This aggressive, woody vine produces large clusters of trumpet-shaped flowers, prized by hummingbirds. The flowers give way to bean-shaped pods. It also has attractive, long dark green leaves made of 7, 9 or 11 leaflets. Trumpet vines are easy to grow. In fact, the problem with trumpet vine isn’t growing it, but restraining it. It covered my deck in my old house after only a few years of growing. It needs yearly attention to pruning and supporting to keep the vine in bounds and growing vertically. The vine has aerial rootlets that climb on walls and structures, but since it is so heavy it may need other supports to keep it vertical. For that reason, it’s a great addition to trellises, fences and arbors.

When, Where and How to Plant

Trumpet vines are hardy throughout New England, but may experience some winter dieback in colder regions. Purchase plants at a local garden center and plant from spring to early fall in full to part sun on well-drained, moist soil. Space plants 5 to 10 feet apart.

Trumpet vines don’t need additional fertilizer and actually thrive on only moderately fertile soil. Add a thin layer of compost in spring to keep the vine healthy. Trumpet vine does need moist soil, however, so water well and mulch for bark mulch each spring for moisture retention and weed prevention.

Regional Advice and Care

Trumpet vine is slow to leaf out in spring, so don’t assume it has died if the branches are still bare while other shrubs have leaves or flowers. Trumpet vine can become too aggressive for its space and needs to be pruned back each spring. Prune out any dead, broken or diseased branches first. The flowers forms on new growth, so in spring after it leafs out, prune back wayward branches to the trunk and shorter structural branches. This will stimulate more new growth and potentially more flowers. Trumpet vine also can be an invasive vine in New England, so remove spent flowers to prevent seed from forming and cut back any new shoots arising from the roots.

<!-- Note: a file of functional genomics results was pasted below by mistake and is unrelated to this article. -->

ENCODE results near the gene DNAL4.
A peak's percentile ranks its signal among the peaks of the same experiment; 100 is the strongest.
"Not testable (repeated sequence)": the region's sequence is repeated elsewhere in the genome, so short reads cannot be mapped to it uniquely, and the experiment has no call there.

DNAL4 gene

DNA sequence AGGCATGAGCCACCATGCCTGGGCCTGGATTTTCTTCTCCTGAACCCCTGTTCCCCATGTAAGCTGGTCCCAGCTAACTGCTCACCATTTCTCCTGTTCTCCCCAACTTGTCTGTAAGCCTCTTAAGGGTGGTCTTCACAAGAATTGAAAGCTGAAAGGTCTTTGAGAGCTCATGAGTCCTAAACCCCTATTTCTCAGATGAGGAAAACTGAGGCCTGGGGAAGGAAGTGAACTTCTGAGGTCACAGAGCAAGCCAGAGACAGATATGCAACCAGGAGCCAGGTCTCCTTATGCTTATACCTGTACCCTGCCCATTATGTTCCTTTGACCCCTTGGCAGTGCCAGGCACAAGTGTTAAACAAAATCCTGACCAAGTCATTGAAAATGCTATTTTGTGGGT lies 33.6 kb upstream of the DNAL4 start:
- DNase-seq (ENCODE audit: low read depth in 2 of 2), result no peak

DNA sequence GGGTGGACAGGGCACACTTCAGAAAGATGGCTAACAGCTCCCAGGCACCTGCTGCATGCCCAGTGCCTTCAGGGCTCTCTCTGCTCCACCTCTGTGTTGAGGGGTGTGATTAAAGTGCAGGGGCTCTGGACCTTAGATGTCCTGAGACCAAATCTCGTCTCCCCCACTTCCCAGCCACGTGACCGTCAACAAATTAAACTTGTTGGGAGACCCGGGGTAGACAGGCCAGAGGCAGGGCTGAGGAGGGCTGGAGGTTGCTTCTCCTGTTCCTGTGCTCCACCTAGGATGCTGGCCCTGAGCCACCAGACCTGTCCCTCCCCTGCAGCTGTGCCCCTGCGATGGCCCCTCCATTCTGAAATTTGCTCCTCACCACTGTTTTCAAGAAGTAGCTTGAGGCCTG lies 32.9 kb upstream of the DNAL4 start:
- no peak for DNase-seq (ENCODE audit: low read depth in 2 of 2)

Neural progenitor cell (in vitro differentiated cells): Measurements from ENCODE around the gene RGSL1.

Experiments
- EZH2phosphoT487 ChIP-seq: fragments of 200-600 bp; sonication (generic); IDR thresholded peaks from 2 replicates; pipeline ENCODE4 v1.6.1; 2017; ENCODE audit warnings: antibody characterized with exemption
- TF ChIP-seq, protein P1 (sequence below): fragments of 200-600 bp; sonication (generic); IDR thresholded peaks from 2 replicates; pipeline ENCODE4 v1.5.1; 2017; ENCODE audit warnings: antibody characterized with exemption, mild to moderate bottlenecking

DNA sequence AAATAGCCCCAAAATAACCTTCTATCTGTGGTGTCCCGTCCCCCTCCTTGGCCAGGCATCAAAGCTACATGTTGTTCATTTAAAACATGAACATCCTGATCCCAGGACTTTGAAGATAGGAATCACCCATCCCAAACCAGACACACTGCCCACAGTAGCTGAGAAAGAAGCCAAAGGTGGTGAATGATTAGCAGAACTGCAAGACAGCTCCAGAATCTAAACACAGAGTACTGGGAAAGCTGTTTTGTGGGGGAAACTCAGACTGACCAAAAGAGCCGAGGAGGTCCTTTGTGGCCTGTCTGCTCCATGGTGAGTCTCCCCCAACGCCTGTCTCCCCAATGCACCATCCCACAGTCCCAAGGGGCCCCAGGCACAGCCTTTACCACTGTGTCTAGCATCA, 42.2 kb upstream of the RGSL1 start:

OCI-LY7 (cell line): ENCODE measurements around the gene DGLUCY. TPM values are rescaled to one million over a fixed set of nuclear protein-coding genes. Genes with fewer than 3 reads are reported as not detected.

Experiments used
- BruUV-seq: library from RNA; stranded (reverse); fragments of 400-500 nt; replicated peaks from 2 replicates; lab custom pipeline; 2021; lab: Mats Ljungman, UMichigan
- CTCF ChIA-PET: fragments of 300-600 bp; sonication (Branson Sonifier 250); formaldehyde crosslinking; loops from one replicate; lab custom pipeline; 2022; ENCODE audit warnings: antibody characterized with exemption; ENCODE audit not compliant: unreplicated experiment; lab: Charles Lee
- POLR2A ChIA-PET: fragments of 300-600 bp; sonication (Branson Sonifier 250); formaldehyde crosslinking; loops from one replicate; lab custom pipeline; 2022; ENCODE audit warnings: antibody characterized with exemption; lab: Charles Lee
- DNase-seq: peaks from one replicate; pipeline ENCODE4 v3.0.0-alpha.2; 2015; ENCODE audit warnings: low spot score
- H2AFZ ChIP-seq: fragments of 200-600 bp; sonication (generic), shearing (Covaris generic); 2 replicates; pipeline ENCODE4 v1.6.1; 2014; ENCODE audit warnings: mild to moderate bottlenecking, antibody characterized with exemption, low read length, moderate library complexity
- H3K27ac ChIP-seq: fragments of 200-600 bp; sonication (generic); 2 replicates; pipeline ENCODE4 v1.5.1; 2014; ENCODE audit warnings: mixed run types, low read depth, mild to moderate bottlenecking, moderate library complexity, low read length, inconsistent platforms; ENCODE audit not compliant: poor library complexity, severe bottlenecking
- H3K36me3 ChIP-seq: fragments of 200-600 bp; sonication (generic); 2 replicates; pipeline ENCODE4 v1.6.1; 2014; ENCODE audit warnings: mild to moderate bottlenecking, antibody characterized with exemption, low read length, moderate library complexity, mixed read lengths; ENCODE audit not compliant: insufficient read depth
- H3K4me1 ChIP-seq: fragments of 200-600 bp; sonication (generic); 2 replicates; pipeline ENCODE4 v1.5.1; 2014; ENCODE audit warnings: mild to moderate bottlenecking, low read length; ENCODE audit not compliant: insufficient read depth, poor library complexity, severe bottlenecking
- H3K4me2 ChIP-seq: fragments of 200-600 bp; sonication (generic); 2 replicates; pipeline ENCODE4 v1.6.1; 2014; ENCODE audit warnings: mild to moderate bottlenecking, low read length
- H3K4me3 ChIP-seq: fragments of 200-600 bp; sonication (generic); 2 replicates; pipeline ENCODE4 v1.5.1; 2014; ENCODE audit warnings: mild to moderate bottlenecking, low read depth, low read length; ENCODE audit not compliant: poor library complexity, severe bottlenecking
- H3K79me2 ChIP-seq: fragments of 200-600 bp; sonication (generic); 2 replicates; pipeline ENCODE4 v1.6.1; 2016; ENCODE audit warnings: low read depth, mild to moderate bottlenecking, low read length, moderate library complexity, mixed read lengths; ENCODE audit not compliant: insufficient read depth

Companion Planting and Design

Grow trumpet vines up walls, arbors, pergolas, fences and lampposts. It looks great as a backdrop to other tall perennial flowers, such as coneflowers and bee balm. It grows well in part shade, creating a dark green wall of foliage, but it won’t flower as well as vines grown in full sun. Trumpet vine can also grow over walls or down banks to cover a slope.

‘Crimson Trumpet’ has deep red flowers. ‘Indian Summer’ has orange-red colored flowers and stronger aerial roots. ‘Flava’ has yellow colored flowers. ‘Variegata’ has orange flowers with white and green leaves.


Also known as angel's trumpets, these beauties are worth saving from year to year

When I started working at Gardener's Supply in the 1990s, my Vermont backyard was pretty green—with grass. Today, there's just a tiny bit of the original lawn left. Most of the available space has given way to trees, shrubs, perennials, annuals and stonework. Watch a slideshow of my garden in Burlington, VT.

In addition to my work at Gardener's Supply, I work in the gardening division at Church Hill Landscapes. In that role, I maintain dozens of gardens and learn a lot in the process. I believe that all gardening is good gardening.

This plant was bought in an 8-inch pot in spring and repotted into a 12" pot.

F OR high drama in the garden, there's nothing quite like a brugmansia in full bloom. Known as the angel's trumpet, this show-stopper has 6" to 10" blooms that dangle from sturdy branches. In one season, these shrubby, subtropical plants can easily reach 6'. A plant that's been saved from season to season will grow even taller, producing flushes of bloom that can include dozens of flowers.

Because of their beauty, brugmansias are worth saving from year to year. It's easy.

You'll find brugmansias at garden centers in spring — usually sold with the annuals. Grow the plant in a container and fertilize regularly. Because these plants are thirsty, invest in a self-watering pot.

In late summer or fall, when temperatures drop near freezing, cut back on watering and stop fertilizing. Before the first frost, move the brugmansia into storage to go dormant. All you need is a cool, dark, frost-free place — 30 to 45 degrees F. is ideal. I keep mine in the cellar. Water it occasionally through the winter to keep the root ball barely moist.